Who Is Peter Strzok? Robert Mueller Expelled The FBI Agent From His Russia Probe Over Possible Anti-Trump Texts
As the investigation into Russian meddling into the 2016 election has progressed, one thing has become very clear: special counsel Robert Mueller takes his job very seriously. The New York Times reported on Saturday that Mueller removed a top FBI agent from his investigation this summer after the Justice Department found he had exchanged texts with a colleague suggesting anti-Trump sentiment. The agent, Peter Strzok, now works in the FBI's human resources department.
According to the Times, Strzok was reassigned after the Justice Department’s inspector general discovered text messages on his phone that could be interpreted as critical of Trump. The inspector general’s office told the Times that the examination of the texts was part of a larger inquiry into how the FBI handled investigations surrounding the 2016 election.
Reports suggest that Mueller, who ran the FBI from 2001 until 2013, knows any illusion that his team holds unfair political biases could sever the public’s trust in the investigation. As Politico noted back in October, the special counsel takes care to avoid speaking with the press, and stays out of the public eye. Under Mueller’s leadership, former Trump campaign chairman Paul Manafort has been charged with tax fraud and money laundering, while former National Security Adviser Michael Flynn has pled guilty to lying to the FBI.
The president has been continuously critical of the FBI, and back in May, he fired the agency’s director, James Comey, citing concerns over the way he handled the investigation into Hillary Clinton’s private email server. Now, with reports that one of its agents may harbor a bias against Trump, the president may ramp up his criticism of the FBI.
Already, the reactions about the news of Strzok's possible bias have been divided. Some see it as a sign that Mueller is taking his job seriously. Andy Lassner, the executive producer of the Ellen Degeneres show, wrote in a tweet that the reassignment showed that the special counsel is "ethical and professional," adding, "His takedown of Trump will be above reproach."
Others, though, pointed out that the fact Strzok led the investigation into Hillary Clinton's emails — the FBI eventually concluded there was no criminal wrongdoing on the politician's end — suggests that he may hold left-leaning political biases.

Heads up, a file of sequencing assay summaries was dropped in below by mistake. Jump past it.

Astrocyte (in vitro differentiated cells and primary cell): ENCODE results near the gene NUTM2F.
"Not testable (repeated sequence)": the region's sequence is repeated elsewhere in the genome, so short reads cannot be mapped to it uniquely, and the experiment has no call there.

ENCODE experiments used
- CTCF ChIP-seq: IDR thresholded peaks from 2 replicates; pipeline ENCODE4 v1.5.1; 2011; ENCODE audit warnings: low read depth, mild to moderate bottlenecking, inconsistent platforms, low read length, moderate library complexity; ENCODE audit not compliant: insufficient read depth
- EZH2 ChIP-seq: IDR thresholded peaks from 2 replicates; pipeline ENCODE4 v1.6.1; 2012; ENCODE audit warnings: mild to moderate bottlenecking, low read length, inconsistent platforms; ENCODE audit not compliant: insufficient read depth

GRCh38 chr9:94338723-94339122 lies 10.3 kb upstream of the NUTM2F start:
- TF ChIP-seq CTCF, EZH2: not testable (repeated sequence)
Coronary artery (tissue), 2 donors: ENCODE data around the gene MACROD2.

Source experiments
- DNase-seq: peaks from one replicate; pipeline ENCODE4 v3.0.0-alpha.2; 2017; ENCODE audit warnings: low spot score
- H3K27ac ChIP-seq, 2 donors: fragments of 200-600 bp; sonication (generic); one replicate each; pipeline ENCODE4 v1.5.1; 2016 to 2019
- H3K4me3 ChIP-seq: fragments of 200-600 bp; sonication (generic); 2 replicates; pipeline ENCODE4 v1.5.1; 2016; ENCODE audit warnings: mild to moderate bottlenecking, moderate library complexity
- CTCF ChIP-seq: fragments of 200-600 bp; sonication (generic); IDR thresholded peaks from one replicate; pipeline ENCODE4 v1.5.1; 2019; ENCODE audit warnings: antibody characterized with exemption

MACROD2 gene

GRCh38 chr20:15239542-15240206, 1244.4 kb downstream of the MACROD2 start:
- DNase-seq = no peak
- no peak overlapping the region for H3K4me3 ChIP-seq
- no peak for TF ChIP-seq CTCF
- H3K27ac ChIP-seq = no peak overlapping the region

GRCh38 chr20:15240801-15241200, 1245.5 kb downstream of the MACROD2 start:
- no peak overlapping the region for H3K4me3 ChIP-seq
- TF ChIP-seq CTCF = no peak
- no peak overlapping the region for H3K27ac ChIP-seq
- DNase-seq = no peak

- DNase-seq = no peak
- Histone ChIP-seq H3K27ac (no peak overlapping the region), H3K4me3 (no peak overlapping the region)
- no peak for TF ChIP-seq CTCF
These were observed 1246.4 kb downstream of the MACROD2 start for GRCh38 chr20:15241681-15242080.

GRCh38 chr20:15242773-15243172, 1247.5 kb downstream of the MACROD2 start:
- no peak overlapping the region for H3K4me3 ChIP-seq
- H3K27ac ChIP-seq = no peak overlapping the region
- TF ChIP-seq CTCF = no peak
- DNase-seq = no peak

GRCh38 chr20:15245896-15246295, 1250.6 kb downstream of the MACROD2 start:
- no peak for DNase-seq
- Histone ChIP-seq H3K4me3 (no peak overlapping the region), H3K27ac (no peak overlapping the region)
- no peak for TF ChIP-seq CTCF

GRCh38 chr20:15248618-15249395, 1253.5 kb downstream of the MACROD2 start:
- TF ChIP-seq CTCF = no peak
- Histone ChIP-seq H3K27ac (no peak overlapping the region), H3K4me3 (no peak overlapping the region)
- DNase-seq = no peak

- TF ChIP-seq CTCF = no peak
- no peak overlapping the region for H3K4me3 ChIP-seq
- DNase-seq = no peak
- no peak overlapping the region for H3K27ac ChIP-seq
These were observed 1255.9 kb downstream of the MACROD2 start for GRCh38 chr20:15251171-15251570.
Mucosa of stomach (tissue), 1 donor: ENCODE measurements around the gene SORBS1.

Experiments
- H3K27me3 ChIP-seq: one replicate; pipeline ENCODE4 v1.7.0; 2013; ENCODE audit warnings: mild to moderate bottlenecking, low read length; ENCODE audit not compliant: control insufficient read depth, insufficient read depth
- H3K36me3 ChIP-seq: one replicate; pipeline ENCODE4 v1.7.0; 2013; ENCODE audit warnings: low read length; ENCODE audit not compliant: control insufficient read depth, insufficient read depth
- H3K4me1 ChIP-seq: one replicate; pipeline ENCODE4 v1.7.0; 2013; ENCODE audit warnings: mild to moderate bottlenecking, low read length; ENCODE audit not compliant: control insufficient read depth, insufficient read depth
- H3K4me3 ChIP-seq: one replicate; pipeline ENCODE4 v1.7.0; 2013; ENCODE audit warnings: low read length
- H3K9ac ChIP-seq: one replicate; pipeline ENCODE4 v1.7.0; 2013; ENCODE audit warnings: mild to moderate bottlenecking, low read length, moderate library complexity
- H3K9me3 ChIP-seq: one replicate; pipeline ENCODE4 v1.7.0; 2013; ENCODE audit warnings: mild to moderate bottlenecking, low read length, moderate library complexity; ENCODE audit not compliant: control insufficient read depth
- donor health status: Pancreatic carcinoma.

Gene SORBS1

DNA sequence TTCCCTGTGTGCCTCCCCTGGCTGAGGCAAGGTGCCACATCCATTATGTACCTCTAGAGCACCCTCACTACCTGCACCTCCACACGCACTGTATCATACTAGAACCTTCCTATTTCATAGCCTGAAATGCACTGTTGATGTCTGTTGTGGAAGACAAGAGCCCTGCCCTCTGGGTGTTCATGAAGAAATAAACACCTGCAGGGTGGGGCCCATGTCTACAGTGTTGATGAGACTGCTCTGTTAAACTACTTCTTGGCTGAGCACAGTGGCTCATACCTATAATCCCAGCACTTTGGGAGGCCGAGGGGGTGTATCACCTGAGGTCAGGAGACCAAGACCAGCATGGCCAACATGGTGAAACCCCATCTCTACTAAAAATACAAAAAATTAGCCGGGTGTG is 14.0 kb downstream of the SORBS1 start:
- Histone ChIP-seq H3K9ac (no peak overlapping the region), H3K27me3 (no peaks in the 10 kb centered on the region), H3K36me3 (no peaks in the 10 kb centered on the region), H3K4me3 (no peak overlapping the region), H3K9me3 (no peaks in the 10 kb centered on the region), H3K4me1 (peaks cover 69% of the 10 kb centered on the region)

Even so, the move would seem to suggest that Mueller is taking extra precautions for such a high-level investigation. Federal employees are generally expected to refrain from engaging in partisan political activity, and FBI agents are not allowed to work with political campaigns, although, as the Times notes, they can express opinions "privately and publicly on political subjects and candidates."
Since Mueller first started assembling his legal team over the summer, right-wing outlets and politicians have expressed concern that the counsel and his team have a political interest in taking down the president. A July op-ed in the The Washington Times criticized Mueller for bringing Democrats onto his team, writing that no matter what the conclusion of the investigation is, it "will not be accepted by Republicans and there will therefore be no closure on the issue." The Washington Times called for Mueller’s resignation, claiming that he had failed to demonstrate he is fair-minded by allowing Democrats to work on the case.
At the beginning of November, three Republicans introduced a measure in the House of Representatives calling for the special counsel to resign, but most GOP members remain supportive of Mueller. One individual that has remained critical of the investigation is the president himself. At the end of October, when the first indictments against his aides were handed down, Trump diverted attention from the issue by asking why Hillary Clinton wasn't the focus of an investigation. He later suggested that the Department of Justice should re-open the investigation into Clinton's private email server, as well as her role in the Uranium One deal with Russia, among other things.
It doesn't take much for the president to direct his criticism toward intelligence agencies. With this latest bit of news, the president may seize on another opportunity to cast doubt upon Mueller's work.